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<b>Stuck:</b>  Matt Osgood lost his transfer bid because of incomplete information.

Paul Wellman

Stuck: Matt Osgood lost his transfer bid because of incomplete information.


County Denies Naples Ownership Transfer

To Delight of Enviros, Matt Osgood’s Bid Goes Nowhere


The fight to develop 1,000 acres of Gaviota real estate was blocked from moving forward this week when the county supervisors voted to deny the transfer of ownership of the Naples Project. Known to some enviro critics as the boogeyman of Gaviota, developer Matt Osgood lost the property to foreclosure in 2010 after failing to make payments to First National Bank. The firm Standard Portfolios Asset Management purchased the real estate ​— ​and hired Osgood to lead the development team ​— ​in January.

Earlier this year, Osgood submitted an application to the county’s Planning and Development department to transfer ownership, but the application was denied. The decision hinged on the fact that the application contained very little information about Standard’s financial resources or reputation to prove it could perform obligations outlined in the development agreement, including funds to restore Dos Pueblos Creek.

On Tuesday, the supervisors ​— ​excluding Peter Adam, who dissented, and Steve Lavagino, who left the meeting early ​— ​denied the appeal Osgood brought to them. The supervisors took issue with the fact that the county had no way of verifying the $2 million the company said is tucked away in an escrow account to fund those obligations. “I could tell you I have 5 bazillion dollars,” said Supervisor Salud Carbajal, but it means nothing unless audited by a third party.

What Standard Portfolios did produce for the hearing was a shiny 49-page brochure that, as Phil McKenna of Gaviota Coast Conservancy pointed out, was filled with nine and a half pages of beautiful photographs of dogs and ponies. The application is short on substance and fails to mention Osgood’s foreclosure, McKenna contended. Osgood was at the hearing, but the firm’s attorney, soft-spoken Stanley Lamport, who has been involved since 2002, made the case for him.

Lamport said Osgood’s fate was not an uncommon one after the market crashed in 2008. “Osgood didn’t create that,” he told the supervisors. Lamport laid out a narrow interpretation of the agreement; he said Standard Portfolios has paid $100,000 to initiate planning to enhance the Dos Pueblos Creek, provided all assistance to complete the restoration plan, and overfunded it by nearly seven times the required amount. “This is a contractual issue,” he said.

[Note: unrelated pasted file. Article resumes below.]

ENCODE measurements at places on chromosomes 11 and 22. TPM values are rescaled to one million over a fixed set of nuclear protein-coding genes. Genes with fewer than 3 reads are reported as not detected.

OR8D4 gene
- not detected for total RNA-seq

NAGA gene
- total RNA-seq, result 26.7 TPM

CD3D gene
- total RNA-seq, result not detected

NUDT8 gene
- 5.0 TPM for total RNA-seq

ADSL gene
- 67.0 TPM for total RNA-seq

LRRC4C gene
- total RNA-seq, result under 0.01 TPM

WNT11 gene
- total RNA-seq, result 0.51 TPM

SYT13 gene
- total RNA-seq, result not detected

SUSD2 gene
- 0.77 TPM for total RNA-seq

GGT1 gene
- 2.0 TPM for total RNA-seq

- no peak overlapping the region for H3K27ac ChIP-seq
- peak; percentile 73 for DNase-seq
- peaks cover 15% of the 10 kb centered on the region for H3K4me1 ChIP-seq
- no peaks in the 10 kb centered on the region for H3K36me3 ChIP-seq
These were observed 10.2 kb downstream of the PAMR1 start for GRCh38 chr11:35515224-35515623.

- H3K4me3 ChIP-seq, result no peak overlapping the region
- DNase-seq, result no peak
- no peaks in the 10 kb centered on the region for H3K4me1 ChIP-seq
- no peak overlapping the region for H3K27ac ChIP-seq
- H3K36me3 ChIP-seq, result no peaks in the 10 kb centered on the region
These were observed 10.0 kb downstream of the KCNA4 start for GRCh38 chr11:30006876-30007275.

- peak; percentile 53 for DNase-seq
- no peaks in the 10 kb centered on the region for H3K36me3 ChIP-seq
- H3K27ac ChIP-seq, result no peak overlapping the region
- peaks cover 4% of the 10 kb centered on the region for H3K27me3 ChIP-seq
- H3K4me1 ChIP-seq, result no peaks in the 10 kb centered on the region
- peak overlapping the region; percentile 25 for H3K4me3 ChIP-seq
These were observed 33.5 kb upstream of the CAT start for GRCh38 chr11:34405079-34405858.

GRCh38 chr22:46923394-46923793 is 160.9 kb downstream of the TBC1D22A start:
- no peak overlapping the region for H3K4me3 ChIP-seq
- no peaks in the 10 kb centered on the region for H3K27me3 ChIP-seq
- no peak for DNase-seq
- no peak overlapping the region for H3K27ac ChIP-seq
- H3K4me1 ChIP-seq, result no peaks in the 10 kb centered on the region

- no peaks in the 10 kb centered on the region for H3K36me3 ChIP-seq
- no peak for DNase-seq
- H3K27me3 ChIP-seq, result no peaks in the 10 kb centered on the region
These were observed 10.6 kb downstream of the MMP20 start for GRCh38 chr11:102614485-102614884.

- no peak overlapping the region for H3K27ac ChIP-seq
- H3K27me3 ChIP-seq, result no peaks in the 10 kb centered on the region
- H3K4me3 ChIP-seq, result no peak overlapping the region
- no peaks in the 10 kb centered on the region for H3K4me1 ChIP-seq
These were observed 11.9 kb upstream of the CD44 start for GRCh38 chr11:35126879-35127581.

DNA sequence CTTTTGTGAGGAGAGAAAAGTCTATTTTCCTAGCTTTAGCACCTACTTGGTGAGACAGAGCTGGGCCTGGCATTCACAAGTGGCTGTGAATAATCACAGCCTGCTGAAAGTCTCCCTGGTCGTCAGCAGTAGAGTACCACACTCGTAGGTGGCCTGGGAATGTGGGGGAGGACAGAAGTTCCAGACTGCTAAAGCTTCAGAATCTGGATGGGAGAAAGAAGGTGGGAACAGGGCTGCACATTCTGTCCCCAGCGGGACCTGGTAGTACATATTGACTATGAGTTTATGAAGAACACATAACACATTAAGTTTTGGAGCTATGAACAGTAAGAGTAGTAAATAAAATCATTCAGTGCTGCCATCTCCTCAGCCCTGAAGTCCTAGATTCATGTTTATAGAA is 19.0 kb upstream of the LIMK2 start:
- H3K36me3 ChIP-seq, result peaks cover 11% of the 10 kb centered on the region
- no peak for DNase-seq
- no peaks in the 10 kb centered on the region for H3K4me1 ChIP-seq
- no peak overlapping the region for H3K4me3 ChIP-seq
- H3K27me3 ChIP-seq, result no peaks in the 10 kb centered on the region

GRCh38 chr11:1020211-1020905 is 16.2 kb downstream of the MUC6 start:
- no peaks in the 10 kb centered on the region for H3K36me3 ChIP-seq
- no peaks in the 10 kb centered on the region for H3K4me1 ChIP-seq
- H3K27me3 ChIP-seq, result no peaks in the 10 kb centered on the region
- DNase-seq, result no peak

But a roomful of longtime conservationist committed to saving Naples, some holding colorful signs above their heads, begged to differ. While highlighting the natural beauty of Gaviota, they contended Osgood’s involvement this time around casts doubt on Standard Portfolio; further, the company’s experience is limited to purchasing rental apartment buildings in urban areas, and it knows nothing about the Central Coast.

“I’m still trying to figure out who this entity is,” Carbajal said of the firm, adding that if you look up “enigma” in the dictionary, you will find Standard Portfolios. The principal for the firm is a low-profile man named David Liu, a Chinese-American investor from Arcadia.

Supervisors Doreen Farr, who represents Gaviota, and Janet Wolf further noted how little information is out there about Standard Portfolios. Wolf rattled off info she discovered about the company on the Internet that was “not very positive.” Noting she was uncertain with the accuracy of her searches, she concluded, “I don’t have enough verifiable information.”

As he often does, Supervisor Adam differed from his colleagues’ opinion. “If we never let anyone develop, we can’t get anyone with experience,” he said. “Nothing is going to be good enough.” Although the appeal was denied, the supervisors told Lamport that Standard Portfolio could resubmit an application to transfer ownership.

After the vote, an anguished Lamport said in an interview, “It’s not like the project died today. We’re still baking.” As to what the company will do moving forward, Lamport could not say for sure. What he did seem certain about was the unrelenting fight between developers and Gaviota conservationists. “There are days when I think if I wake up and announce to my opposition it’s sunny out, they will contend it’s cloudy,” he said.



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